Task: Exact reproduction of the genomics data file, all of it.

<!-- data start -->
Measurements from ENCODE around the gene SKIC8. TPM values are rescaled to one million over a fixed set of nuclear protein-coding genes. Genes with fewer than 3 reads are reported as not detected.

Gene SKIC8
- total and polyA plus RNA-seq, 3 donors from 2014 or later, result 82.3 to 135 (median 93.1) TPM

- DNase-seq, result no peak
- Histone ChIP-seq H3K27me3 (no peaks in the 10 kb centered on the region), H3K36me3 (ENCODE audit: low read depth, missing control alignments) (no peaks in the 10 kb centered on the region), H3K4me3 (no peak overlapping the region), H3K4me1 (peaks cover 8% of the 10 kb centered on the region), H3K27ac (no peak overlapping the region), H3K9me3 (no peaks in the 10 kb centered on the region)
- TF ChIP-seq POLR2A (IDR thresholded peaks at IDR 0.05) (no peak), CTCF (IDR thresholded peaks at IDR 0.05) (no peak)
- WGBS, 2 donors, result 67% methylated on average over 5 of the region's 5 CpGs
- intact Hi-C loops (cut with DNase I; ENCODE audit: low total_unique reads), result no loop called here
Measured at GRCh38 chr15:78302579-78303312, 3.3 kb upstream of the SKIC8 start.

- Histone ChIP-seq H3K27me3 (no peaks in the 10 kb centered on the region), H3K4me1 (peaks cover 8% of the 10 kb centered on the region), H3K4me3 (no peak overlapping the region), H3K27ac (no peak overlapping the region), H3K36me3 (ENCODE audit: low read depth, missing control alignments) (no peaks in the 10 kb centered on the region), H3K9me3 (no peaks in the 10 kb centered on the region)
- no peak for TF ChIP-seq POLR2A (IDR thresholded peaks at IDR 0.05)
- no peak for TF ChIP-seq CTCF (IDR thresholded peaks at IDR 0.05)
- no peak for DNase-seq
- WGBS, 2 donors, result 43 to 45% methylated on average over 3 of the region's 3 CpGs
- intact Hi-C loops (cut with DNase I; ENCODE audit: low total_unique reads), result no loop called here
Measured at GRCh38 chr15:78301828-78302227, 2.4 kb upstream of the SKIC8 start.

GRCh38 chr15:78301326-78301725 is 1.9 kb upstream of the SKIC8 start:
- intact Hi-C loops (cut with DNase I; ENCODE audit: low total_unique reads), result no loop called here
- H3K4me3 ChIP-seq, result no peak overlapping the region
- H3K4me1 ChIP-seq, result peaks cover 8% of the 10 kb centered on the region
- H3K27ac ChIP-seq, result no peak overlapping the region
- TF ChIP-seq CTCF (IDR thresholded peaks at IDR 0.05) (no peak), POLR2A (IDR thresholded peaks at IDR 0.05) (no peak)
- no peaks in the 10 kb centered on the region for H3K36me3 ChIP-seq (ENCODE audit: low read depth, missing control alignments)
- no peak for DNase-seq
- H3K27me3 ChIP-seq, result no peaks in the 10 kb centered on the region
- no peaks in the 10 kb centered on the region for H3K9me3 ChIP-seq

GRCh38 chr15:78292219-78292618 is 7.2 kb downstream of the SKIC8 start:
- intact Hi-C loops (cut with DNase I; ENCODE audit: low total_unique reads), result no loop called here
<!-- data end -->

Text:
Measurements from ENCODE around the gene SKIC8. TPM values are rescaled to one million over a fixed set of nuclear protein-coding genes. Genes with fewer than 3 reads are reported as not detected.

Gene SKIC8
- total and polyA plus RNA-seq, 3 donors from 2014 or later, result 82.3 to 135 (median 93.1) TPM

- DNase-seq, result no peak
- Histone ChIP-seq H3K27me3 (no peaks in the 10 kb centered on the region), H3K36me3 (ENCODE audit: low read depth, missing control alignments) (no peaks in the 10 kb centered on the region), H3K4me3 (no peak overlapping the region), H3K4me1 (peaks cover 8% of the 10 kb centered on the region), H3K27ac (no peak overlapping the region), H3K9me3 (no peaks in the 10 kb centered on the region)
- TF ChIP-seq POLR2A (IDR thresholded peaks at IDR 0.05) (no peak), CTCF (IDR thresholded peaks at IDR 0.05) (no peak)
- WGBS, 2 donors, result 67% methylated on average over 5 of the region's 5 CpGs
- intact Hi-C loops (cut with DNase I; ENCODE audit: low total_unique reads), result no loop called here
Measured at GRCh38 chr15:78302579-78303312, 3.3 kb upstream of the SKIC8 start.

- Histone ChIP-seq H3K27me3 (no peaks in the 10 kb centered on the region), H3K4me1 (peaks cover 8% of the 10 kb centered on the region), H3K4me3 (no peak overlapping the region), H3K27ac (no peak overlapping the region), H3K36me3 (ENCODE audit: low read depth, missing control alignments) (no peaks in the 10 kb centered on the region), H3K9me3 (no peaks in the 10 kb centered on the region)
- no peak for TF ChIP-seq POLR2A (IDR thresholded peaks at IDR 0.05)
- no peak for TF ChIP-seq CTCF (IDR thresholded peaks at IDR 0.05)
- no peak for DNase-seq
- WGBS, 2 donors, result 43 to 45% methylated on average over 3 of the region's 3 CpGs
- intact Hi-C loops (cut with DNase I; ENCODE audit: low total_unique reads), result no loop called here
Measured at GRCh38 chr15:78301828-78302227, 2.4 kb upstream of the SKIC8 start.

GRCh38 chr15:78301326-78301725 is 1.9 kb upstream of the SKIC8 start:
- intact Hi-C loops (cut with DNase I; ENCODE audit: low total_unique reads), result no loop called here
- H3K4me3 ChIP-seq, result no peak overlapping the region
- H3K4me1 ChIP-seq, result peaks cover 8% of the 10 kb centered on the region
- H3K27ac ChIP-seq, result no peak overlapping the region
- TF ChIP-seq CTCF (IDR thresholded peaks at IDR 0.05) (no peak), POLR2A (IDR thresholded peaks at IDR 0.05) (no peak)
- no peaks in the 10 kb centered on the region for H3K36me3 ChIP-seq (ENCODE audit: low read depth, missing control alignments)
- no peak for DNase-seq
- H3K27me3 ChIP-seq, result no peaks in the 10 kb centered on the region
- no peaks in the 10 kb centered on the region for H3K9me3 ChIP-seq

GRCh38 chr15:78292219-78292618 is 7.2 kb downstream of the SKIC8 start:
- intact Hi-C loops (cut with DNase I; ENCODE audit: low total_unique reads), result no loop called here